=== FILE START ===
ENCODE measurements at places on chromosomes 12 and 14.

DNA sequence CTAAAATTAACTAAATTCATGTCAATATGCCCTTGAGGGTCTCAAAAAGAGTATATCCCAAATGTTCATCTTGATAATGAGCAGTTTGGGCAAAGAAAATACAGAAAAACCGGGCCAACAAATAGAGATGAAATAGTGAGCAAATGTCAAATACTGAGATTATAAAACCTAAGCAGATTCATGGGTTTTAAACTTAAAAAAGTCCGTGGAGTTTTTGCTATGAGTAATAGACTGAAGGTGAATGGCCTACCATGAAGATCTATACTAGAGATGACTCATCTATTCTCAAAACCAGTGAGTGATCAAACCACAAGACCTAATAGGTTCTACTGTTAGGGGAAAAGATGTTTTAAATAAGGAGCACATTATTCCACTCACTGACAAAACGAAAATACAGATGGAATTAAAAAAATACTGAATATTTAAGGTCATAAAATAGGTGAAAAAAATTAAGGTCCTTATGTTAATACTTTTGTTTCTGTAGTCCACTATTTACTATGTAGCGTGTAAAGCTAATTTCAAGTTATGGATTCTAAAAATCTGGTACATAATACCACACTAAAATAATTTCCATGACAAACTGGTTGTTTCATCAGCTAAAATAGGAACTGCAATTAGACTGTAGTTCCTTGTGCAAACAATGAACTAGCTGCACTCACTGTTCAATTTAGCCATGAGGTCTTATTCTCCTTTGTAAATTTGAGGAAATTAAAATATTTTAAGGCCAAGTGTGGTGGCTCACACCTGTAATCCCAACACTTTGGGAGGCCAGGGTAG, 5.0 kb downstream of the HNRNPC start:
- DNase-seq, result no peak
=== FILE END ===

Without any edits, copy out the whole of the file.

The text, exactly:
ENCODE measurements at places on chromosomes 12 and 14.

DNA sequence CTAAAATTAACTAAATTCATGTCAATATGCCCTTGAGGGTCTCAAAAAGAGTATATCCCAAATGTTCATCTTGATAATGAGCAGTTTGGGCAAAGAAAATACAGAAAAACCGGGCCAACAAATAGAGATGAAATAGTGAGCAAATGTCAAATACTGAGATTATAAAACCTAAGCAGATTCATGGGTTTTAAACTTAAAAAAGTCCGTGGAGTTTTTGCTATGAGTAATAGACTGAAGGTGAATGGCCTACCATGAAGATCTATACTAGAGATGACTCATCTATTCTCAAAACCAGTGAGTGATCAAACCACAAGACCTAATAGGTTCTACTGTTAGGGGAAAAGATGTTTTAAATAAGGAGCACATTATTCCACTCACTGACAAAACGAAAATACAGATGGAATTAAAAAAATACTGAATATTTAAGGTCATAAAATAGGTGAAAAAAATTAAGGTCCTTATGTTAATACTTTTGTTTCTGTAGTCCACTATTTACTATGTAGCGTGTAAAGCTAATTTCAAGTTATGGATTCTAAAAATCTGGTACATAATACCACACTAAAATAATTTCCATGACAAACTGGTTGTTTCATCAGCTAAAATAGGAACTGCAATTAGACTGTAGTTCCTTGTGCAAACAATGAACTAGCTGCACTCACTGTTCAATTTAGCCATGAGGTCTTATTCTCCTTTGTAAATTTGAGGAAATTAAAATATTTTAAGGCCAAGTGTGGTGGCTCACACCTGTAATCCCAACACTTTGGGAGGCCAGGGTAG, 5.0 kb downstream of the HNRNPC start:
- DNase-seq, result no peak